Loss of HD space

  sptsprsn 01:13 11 Nov 14
Locked

I have an external hard drive that I was using my computer. It's size is 320 GB, and I was only using about 20 GB of it before the external case I was using started to malfunction. I got a new hard drive case, but the new one would not let me access the files I had on the drive. I ended up, formatting the hard drive, but the disk manager only shows about 298 GB as unallocated space for me to format of the drive.

No matter what I have tried, the other 25-30 GB will not show up anywhere or let me format/partition it.

Are my previous files still somewhere on the drive?

Whether or not they are, how can I get the full use of my hard drive?

Thanks for whatever help I can get.

  wee eddie 10:15 11 Nov 14

I'm not in a position to tell you how to do this but my suggestion may trip someone else's memory.

Windows has an ability to "Show Hidden Files", this may just reveal the Partition that your External Drive has created.

  Secret-Squirrel 10:40 11 Nov 14

"It's size is 320 GB....................I ended up, formatting the hard drive, but the disk manager only shows about 298 GB as unallocated space................."

That's completely normal and happens to all drives after they've been formatted - the "loss" is 7%. I believe the descrepency is due to manufacturer's stated hard drive capacities and what Windows sees as the free space.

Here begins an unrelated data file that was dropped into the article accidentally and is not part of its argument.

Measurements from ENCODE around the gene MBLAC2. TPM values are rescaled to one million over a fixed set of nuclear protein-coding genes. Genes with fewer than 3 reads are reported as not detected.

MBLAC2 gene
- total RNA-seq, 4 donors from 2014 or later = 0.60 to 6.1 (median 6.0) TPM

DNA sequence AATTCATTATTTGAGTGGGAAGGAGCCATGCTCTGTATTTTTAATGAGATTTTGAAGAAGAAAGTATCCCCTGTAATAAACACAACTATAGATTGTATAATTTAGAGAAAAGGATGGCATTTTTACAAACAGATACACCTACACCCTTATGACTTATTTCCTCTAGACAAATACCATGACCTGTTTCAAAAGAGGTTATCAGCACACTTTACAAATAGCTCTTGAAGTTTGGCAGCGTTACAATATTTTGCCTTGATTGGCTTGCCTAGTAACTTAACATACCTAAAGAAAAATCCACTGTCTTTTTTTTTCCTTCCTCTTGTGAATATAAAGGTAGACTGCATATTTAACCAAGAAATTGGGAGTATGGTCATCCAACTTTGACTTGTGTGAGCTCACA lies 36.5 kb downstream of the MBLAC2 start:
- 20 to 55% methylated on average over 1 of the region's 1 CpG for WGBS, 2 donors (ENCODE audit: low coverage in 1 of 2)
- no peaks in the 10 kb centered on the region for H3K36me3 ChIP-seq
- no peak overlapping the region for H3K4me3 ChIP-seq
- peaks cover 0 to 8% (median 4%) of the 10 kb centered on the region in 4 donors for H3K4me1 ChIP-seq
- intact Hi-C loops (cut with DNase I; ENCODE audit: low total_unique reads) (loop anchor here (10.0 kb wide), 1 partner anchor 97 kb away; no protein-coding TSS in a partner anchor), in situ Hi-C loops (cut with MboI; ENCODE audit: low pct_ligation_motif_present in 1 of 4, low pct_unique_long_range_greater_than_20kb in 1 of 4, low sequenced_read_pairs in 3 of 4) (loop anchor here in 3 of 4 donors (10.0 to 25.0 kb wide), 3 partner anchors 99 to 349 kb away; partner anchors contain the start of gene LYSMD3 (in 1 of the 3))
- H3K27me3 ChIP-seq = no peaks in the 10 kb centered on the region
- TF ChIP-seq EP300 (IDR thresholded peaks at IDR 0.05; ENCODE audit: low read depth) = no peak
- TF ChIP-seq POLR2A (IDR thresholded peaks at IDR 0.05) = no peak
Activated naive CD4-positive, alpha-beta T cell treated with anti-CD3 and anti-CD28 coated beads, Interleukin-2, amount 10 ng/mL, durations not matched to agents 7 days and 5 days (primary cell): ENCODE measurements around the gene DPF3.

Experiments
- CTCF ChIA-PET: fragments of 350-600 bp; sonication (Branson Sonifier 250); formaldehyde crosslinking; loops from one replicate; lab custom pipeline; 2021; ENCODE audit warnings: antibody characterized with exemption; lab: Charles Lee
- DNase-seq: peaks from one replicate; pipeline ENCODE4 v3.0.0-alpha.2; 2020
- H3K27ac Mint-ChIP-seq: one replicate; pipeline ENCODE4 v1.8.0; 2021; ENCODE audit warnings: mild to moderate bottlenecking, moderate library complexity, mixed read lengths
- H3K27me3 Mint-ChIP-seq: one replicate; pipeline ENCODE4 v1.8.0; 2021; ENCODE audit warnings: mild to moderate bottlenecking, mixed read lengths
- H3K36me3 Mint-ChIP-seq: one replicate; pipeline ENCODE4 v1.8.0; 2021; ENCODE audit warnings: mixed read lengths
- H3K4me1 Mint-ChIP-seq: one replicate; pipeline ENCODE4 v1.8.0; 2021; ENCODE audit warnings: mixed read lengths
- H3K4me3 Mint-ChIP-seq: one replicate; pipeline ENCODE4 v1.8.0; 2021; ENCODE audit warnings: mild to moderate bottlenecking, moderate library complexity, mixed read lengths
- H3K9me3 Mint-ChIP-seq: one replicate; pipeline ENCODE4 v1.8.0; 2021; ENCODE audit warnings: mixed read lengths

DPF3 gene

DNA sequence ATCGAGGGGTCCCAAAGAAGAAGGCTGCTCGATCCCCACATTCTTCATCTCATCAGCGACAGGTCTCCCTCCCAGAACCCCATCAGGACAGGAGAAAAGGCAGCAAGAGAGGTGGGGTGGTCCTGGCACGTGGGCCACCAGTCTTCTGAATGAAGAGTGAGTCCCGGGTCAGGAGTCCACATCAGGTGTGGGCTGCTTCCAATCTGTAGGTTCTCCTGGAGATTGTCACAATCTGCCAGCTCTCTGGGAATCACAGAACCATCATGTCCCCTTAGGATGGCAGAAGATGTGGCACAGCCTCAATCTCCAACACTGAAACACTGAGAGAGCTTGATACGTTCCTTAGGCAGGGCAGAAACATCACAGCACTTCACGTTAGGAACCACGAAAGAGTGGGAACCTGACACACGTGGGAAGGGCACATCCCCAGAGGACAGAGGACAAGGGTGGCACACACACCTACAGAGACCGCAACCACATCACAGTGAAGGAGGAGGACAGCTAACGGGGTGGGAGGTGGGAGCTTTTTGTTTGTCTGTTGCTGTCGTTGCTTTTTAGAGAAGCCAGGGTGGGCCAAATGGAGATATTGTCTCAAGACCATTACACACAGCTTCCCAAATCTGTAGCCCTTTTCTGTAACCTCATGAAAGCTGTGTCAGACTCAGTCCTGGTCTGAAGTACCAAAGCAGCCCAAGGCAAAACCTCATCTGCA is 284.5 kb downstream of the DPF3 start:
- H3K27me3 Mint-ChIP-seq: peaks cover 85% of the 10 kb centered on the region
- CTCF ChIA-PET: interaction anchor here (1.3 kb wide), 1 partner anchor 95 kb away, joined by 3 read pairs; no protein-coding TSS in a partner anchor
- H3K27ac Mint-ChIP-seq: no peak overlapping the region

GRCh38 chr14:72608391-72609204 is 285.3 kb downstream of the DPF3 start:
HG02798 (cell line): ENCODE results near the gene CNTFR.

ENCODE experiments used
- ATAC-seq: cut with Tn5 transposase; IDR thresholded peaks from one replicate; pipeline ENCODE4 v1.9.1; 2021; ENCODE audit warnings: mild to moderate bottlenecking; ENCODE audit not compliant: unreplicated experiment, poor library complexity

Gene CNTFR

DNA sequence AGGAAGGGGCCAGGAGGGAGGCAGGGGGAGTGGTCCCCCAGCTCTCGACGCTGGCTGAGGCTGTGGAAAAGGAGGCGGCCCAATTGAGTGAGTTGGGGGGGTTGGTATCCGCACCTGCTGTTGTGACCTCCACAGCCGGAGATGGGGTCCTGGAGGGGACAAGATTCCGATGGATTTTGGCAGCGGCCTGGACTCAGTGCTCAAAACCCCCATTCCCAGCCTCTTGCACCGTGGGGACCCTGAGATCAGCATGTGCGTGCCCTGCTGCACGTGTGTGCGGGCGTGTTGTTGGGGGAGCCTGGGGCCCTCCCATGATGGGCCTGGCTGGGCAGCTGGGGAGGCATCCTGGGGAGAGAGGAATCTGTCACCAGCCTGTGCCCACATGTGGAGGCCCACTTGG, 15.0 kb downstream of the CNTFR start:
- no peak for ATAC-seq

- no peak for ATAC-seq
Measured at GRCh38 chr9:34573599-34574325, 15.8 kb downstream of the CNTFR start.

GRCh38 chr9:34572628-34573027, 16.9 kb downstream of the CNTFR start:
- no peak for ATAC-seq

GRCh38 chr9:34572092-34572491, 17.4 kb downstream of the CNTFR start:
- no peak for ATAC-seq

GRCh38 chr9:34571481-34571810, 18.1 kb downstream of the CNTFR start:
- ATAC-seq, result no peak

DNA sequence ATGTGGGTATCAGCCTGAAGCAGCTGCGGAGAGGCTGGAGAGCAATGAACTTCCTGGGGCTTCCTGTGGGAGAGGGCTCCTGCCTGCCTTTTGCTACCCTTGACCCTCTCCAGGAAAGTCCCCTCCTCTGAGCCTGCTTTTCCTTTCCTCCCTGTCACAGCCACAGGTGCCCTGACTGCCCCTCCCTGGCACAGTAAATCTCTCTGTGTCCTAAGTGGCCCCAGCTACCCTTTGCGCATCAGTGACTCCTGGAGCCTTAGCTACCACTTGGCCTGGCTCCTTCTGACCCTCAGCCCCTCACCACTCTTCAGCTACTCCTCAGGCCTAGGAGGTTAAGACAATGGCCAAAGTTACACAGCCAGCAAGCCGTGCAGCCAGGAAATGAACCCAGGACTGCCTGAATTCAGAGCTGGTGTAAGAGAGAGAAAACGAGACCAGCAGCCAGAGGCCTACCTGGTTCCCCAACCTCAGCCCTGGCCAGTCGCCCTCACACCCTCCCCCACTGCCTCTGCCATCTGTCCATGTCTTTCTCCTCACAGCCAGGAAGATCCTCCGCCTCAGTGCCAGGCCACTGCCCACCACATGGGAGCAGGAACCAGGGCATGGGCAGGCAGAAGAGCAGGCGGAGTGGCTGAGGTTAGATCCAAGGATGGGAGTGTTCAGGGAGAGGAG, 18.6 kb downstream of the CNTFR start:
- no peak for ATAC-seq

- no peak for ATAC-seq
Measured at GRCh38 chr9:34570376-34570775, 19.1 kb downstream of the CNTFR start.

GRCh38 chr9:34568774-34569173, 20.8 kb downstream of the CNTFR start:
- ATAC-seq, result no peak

As you've formatted the drive and it's showing as "unallocated", there are no files or folders on it.

  wee eddie 15:51 11 Nov 14

Hate to say this but, if you do the maths, it doesn't work out. There's a 15MB discrepancy/shortfall.

Back to square one!

  lotvic 18:18 11 Nov 14

If you google size is 320 GB but only shows as 298GB you will see that this perfectly normal.

  rdave13 19:12 11 Nov 14

Good explanation here, Segate.

You don't lose any space, it's just reported in different measurements.

  Batch 19:23 11 Nov 14

1024 x 1024 x 1024 x 298 = 298GB (your computer)

But also 1024 x 1024 x 1024 x 298 = 319,975,963,552 = 320GB (the disk manufacturer because 319,975,963,552 / 1000 / 1000 / 1000 = 319.975963552 (or 320GB) )

All depends how you calculate it. The disk manufacturers take the number of bytes and use the 1000 method 'cos it makes the drive sound bigger. The computer uses the 1024 method (IMHO the correct method) and hence the apparent loss of space when compared with the disk manufacturers' claims.

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